• Public Citizen participates in landmark Supreme Court decision overturning President Reagan's revocation of auto safety standards for automatic restraints such as air bags.
  • After intense Public Citizen lobbying, Congress refuses to overrule FTC rule requiring funeral homes to itemize lists and preventing the requirement of casket and embalming costs in cremation.
  • Public Citizen issues report identifying more than $82 billion in direct corporate subsidies included in Reagan’s federal budget proposal.

1982

  • Public Citizen leads successful effort to block passage of regulatory rollback bill.
  • The arthritis drug Oraflex (benoxaprofen) is withdrawn from the market after Public Citizen exposes deaths and injuries caused by the drug.
  • Public Citizen persuades Congress not to exempt doctors, dentists and other professionals from Federal Trade Commission oversight.
  • After an extensive Public Citizen campaign, cancer-causing urea formaldehyde is banned in home insulation.
  • Public Citizen leads defense against congressional attacks on Freedom of Information Act.
  • Public Citizen’s lobbying efforts halt plans to extend drug manufacturers’ monopolies on their products by up to seven years.
  • A Public Citizen study of OSHA enforcement reveals a 50 percent drop in citations of serious violations under Reagan administration.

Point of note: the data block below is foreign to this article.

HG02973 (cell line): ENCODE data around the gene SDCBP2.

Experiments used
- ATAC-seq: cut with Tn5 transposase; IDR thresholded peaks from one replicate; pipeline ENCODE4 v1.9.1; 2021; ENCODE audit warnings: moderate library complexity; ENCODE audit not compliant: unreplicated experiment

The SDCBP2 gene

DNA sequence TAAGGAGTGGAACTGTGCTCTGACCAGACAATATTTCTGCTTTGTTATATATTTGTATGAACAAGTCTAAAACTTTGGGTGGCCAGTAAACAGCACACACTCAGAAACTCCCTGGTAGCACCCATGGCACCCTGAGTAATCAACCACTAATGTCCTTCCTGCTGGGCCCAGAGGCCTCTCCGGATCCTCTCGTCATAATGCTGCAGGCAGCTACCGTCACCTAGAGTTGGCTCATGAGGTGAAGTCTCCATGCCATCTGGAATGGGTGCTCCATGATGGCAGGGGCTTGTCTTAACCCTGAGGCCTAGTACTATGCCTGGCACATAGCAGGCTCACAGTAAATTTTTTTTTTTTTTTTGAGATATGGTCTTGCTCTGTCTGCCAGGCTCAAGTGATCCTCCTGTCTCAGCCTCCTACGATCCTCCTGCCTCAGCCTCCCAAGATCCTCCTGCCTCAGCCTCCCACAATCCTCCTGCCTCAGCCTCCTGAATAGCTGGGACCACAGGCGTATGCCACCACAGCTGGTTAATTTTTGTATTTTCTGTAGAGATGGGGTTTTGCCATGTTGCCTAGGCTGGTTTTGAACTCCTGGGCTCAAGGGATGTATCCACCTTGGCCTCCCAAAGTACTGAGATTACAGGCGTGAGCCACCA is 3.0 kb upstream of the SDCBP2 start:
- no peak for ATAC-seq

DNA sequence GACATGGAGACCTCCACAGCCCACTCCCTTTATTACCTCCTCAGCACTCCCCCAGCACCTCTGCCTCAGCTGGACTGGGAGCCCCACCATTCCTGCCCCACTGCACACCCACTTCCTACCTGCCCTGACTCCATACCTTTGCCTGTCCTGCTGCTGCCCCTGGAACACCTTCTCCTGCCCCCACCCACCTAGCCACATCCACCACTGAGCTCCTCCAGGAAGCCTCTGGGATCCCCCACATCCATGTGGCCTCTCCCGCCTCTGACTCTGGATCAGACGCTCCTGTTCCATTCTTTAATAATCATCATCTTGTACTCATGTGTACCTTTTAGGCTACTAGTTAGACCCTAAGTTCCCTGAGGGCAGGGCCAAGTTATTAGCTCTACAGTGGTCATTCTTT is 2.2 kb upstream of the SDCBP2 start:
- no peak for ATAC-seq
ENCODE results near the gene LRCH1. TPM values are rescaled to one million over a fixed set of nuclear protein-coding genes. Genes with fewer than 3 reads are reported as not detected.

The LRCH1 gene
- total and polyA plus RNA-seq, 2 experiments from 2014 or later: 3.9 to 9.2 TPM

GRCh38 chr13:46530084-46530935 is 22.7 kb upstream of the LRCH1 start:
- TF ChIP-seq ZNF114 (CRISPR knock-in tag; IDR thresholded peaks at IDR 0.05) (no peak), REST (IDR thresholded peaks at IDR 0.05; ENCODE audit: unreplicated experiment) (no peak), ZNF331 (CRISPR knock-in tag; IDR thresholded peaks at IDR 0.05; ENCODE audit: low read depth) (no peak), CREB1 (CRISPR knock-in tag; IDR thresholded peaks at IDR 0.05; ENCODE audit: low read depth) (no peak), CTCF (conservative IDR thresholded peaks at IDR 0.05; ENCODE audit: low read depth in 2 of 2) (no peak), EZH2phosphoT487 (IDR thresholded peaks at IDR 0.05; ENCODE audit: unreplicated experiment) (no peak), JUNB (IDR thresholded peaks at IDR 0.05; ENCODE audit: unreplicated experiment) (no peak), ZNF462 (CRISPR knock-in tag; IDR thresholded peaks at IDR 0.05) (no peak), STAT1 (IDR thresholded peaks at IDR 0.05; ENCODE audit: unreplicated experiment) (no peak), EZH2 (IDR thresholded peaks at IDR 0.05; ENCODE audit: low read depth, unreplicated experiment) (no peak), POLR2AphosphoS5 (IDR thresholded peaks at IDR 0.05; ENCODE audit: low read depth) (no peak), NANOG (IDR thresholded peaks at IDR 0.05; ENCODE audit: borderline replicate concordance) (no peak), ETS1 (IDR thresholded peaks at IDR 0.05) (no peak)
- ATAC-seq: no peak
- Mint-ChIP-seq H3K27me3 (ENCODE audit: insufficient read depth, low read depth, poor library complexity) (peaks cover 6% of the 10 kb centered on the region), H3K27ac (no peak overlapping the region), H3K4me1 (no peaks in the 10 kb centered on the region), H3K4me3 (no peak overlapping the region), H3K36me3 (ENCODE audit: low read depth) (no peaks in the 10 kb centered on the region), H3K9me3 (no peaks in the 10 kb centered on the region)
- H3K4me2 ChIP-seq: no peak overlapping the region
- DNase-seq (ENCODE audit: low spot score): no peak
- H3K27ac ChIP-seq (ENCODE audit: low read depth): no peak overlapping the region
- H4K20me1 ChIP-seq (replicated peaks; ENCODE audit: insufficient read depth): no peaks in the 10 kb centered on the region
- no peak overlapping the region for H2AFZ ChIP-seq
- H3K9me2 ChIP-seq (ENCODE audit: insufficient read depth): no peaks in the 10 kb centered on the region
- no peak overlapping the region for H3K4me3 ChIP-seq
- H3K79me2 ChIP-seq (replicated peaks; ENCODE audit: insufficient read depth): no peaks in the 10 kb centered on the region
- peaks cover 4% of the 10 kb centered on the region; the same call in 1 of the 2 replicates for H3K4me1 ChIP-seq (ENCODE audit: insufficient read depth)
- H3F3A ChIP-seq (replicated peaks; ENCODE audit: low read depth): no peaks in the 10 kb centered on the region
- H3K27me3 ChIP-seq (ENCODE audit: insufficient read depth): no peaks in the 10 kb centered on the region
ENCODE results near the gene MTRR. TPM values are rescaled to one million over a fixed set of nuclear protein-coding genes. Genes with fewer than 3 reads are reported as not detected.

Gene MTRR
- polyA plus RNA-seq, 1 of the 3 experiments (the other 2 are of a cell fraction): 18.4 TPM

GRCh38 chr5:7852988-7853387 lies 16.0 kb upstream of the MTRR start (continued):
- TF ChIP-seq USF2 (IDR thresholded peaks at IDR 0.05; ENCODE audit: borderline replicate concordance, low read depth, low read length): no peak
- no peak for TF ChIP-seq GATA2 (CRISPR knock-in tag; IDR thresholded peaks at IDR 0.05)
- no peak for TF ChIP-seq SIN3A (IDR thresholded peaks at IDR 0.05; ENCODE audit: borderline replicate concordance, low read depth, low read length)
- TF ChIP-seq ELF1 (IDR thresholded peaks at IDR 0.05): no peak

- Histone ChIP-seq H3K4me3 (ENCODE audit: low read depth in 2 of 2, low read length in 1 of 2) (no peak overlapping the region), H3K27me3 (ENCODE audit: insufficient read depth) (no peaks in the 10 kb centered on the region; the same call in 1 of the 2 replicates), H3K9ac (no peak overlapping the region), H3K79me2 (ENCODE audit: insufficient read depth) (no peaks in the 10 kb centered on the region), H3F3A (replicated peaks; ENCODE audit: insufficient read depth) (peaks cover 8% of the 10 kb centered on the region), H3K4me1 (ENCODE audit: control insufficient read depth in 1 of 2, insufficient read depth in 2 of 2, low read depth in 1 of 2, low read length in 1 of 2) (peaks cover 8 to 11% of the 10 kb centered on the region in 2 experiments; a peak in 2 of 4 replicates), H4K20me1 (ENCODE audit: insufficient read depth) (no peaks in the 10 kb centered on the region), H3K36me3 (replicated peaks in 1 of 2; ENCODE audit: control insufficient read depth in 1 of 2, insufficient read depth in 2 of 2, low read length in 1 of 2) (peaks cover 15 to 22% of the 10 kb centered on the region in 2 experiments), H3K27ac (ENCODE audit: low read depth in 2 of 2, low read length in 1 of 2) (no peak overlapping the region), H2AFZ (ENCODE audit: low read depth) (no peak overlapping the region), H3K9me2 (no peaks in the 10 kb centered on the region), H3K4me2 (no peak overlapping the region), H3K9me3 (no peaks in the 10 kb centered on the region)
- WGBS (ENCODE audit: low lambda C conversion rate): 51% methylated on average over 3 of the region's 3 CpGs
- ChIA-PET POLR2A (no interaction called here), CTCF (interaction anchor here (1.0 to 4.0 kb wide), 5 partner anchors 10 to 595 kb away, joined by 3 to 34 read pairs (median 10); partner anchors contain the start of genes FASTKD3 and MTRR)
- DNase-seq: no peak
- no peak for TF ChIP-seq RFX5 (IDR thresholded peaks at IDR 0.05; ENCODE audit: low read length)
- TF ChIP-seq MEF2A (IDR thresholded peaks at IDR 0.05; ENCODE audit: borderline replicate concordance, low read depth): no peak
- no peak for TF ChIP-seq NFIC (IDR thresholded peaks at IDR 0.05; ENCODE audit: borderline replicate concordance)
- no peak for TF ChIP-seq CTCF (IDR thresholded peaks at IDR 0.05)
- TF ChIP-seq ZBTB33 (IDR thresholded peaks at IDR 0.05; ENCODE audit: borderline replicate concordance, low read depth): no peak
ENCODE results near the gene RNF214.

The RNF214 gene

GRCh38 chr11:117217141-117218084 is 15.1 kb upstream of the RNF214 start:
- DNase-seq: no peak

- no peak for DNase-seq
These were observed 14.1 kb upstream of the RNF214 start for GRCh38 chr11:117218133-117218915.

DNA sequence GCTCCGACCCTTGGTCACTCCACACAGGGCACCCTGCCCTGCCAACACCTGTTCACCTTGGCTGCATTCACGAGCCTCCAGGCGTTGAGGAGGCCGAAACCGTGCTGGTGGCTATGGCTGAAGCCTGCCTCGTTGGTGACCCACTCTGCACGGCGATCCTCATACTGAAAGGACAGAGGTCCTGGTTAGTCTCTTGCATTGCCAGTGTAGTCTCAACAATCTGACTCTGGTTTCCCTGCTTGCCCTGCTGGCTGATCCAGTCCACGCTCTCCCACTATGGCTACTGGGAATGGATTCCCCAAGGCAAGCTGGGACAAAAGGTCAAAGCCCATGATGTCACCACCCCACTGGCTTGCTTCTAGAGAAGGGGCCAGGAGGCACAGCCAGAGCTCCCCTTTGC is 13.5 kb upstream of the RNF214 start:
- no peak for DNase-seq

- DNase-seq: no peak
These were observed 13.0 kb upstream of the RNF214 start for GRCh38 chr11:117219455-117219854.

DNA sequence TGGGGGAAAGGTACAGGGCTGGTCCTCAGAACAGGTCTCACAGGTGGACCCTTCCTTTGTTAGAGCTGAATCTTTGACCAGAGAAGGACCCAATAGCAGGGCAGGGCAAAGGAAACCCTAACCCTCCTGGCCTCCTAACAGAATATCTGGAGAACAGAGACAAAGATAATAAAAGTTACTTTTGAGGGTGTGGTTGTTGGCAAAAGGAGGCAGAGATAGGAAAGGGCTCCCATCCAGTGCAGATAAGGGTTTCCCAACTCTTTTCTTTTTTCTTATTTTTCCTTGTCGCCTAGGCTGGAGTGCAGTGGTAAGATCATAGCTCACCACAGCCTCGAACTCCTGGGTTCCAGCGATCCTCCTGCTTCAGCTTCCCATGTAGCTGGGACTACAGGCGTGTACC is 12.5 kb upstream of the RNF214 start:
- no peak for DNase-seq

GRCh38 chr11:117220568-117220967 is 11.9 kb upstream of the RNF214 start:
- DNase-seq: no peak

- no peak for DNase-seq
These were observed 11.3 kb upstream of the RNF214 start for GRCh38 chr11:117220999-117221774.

1981

  • Public Citizen helps thwart President Reagan’s attempts to dismantle the Clean Air Act and to diminish authority of the Consumer Product Safety Commission.
  • Public Citizen helps block Reagan administration efforts to eliminate the Legal Services program for low-income consumers and to cut funding for the Federal Trade Commission.
  • Public Citizen publishes "A Worker’s Guide to Winning at the Occupational Safety and Health Review Commission," informing workers of their rights
  • Public Citizen publishes "Cataracts: A Consumers' Guide to Choosing the Best Treatment."
  • Public Citizen urges FDA to ban misleading advertising for the popular tranquilizer drug Valium, and the company withdraws the ads.
  • Public Citizen plays a major role in canceling dairy price supports, saving consumers an estimated 8 cents per gallon of milk.

1980

  • Public Citizen publishes "Pills That Don't Work," a consumer guide to ineffective drugs, which becomes a national best-seller after "The Phil Donahue Show" features the book.
  • Public Citizen plays critical role in passage of the Superfund law, that requires cleanup of toxic waste sites without limits on liability.
  • Public Citizen releases a progress report on the Three Mile Island reactor cleanup, "TMI: One Year in Retrospect." It documents safety mishaps at other nuclear power plants and lists accidents involving transportation of nuclear materials.
  • Public Citizen leads a successful push for legislation that eased pricing rules governing the trucking industry, enabling more competition and saving each American family up to $70 to $105 a year.
  • Public Citizen pressure leads to an FDA recall of Rely tampons, which are linked to toxic shock syndrome.